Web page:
10. Anita B. Roberts (April 3, 1942 – May 26, 2006):
Anita Roberts was born on April 3, 1942, in Pennsylvania and in 1968, from University of Wisconsin-Madison, she cleared her doctorate in biochemistry. She is credited for her incredible work in exploring the hidden characteristics of a protein, TGF – beta, which plays a significant role in healing wounds and bone fractures. This molecular biologist, herself, was a patient of gastric cancer and before her death in 2006, she significantly contributed in the growth of Laboratory of Cell Regulation and Carcinogenesis (LCRC) at National Cancer Institute.
9. Rosalind Elsie Franklin (25 July 1920 – 16 April 1958):
An essential pillar of modern science, Franklin is better known for her contribution in revealing the structure of DNA. Using the X-ray diffraction technique, this British biophysicist concluded that DNA molecule comprises looped double helix of atoms. She also discovered that DNA could be crystallized in two different forms – A & B.
8. Augusta Ada King, Countess of Lovelace (10 December 1815 – 27 November 1852):
Credited for being the world’s first computer programmer, Ada Lovelace penned her research on the analytical engine, the mechanical general purpose computer of Charles Babbage. Her observations on this engine was acknowledged as the first algorithm. Buff of mathematics from an early age, Lovelace was honored by United States Department of Defense, when programming language, Ada was named after her. She has been also portrayed in a movie – Conceiving Ada.
7. Dame Jane Morris Goodall (born Valerie Jane Morris-Goodall on 3 April 1934):
A British anthropologist and UN Messenger of Peace, Jane Goodall is best known for her extensive research on the social culture of Chimpanzees in Tanzania’s Gombe Stream National Park. Counted among some notable alumni of Cambridge University, Goodall now operates an organization which focuses on the environmental and wildlife conservation.
6. Gertrude Belle Elion (January 23, 1918 – February 21, 1999):
Winner of the Nobel Prize in Physiology, this American pharmacologist and biochemist formulated a large number of new drugs that later conceptualized the AZT, an antiretroviral drug used for the treatment of AIDS. Her entire life was dedicated to the scientific advancement and by the time her name is attached to some 45 patents.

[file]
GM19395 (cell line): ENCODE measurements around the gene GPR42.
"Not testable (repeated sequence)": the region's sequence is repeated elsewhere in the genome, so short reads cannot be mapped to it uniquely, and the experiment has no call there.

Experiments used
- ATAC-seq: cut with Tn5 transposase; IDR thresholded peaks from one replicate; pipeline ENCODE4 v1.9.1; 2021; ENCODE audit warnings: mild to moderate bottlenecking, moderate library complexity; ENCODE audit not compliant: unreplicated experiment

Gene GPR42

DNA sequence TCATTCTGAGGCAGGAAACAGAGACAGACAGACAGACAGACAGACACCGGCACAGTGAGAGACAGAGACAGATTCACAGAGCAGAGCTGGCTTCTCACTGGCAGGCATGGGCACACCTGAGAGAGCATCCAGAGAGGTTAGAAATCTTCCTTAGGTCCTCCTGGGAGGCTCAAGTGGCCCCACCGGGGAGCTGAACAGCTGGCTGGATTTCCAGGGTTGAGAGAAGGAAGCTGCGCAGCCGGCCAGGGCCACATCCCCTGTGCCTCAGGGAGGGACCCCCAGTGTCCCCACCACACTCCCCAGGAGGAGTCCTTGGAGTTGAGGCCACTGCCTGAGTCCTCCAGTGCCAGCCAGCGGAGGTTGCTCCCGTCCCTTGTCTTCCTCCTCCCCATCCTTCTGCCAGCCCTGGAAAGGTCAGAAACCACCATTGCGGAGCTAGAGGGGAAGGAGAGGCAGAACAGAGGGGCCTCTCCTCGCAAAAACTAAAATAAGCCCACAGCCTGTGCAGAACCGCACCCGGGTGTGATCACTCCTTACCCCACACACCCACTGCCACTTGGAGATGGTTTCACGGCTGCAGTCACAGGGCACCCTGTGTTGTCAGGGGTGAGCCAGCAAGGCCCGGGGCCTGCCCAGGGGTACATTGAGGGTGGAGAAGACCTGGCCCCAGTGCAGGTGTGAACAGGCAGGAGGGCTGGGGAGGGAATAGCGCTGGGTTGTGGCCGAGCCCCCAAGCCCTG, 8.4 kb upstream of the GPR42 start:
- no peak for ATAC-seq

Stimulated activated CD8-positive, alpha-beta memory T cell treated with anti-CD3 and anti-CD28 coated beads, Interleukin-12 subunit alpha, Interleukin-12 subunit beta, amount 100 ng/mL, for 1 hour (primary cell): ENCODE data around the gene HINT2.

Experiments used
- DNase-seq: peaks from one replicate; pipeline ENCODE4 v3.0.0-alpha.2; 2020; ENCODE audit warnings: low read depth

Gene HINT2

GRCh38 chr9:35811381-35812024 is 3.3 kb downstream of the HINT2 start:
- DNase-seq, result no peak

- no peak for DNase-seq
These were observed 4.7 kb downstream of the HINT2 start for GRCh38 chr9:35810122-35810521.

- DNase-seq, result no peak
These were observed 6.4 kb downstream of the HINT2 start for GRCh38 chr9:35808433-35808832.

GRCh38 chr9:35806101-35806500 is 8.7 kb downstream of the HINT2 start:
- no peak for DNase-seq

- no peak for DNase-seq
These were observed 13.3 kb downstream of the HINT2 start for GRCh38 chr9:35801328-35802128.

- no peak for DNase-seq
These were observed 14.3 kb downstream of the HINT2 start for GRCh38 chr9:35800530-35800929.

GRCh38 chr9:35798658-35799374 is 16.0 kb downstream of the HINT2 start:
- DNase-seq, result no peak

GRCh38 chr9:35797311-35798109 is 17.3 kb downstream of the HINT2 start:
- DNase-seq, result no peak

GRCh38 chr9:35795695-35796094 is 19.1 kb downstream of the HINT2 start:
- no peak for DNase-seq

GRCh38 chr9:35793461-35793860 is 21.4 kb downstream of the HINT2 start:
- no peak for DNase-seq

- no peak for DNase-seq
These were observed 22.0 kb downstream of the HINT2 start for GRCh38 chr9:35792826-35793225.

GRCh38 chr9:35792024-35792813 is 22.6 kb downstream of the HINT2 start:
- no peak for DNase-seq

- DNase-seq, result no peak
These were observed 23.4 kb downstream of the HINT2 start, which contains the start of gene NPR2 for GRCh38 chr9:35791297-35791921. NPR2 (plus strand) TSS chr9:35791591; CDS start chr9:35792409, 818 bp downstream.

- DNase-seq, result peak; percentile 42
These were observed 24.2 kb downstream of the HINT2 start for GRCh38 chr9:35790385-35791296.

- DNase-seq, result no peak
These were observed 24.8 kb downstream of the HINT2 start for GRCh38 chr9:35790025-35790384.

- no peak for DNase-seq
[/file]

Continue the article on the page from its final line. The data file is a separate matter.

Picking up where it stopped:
5. Rachel Louise Carson (May 27, 1907 – April 14, 1964):
Born in a rustic river town of Springdale, this American marine biologist is considered as the mother of environmental movement. After earning the degree of M.A. in zoology from John Hopkins University in 1932, she joined the U.S. Bureau of Fisheries as a biologist but resigned in 1952 to dedicate her life in exploring the ecology of life.
4. Virginia Apgar (7 June 1909– 7 August 1974):
This renowned American physician is better known for founding the Apgar Newborn Scoring System, a method used to evaluate the health of newborn children. This radical invention has surprisingly scaled down the infant mortality across the world.
3. Trotula can refer to Trotula of Salerno (11th–12th centuries):
One of the most celebrated scientist of eleventh century, Trotula wrote down several books on medicine and women’s health. It is believed that she was physician at the School of Salerno where she significantly contributed in the formation of medical knowledge’e encyclopedia.
2. Maria Goeppert-Mayer (June 28, 1906 – February 20, 1972):
A German born, American physicist and Nobel Prize winner in physics, Maria Mayer is a sacred name in the arena of Nuclear Physics for suggesting the nuclear shell model of the atomic nucleus. After completing her Ph.D. from the University of Gottingen in 1930, she started teaching here and there but continued her research on mathematical model for nuclear shells.
1. Marie Skłodowska Curie (7 November 1867 – 4 July 1934):
A groundbreaker in the area of radioactivity, Marie Curie is the first woman to win the Nobel Prize, the first female professor at University of Paris and also the first person to grab Nobel Prize in two different fields. It was madam Curie who gave the theory of radioactivity and discovered two new elements, polonium and radium. She is also credited for initiating the treatment of cancer, using radioactive isotopes.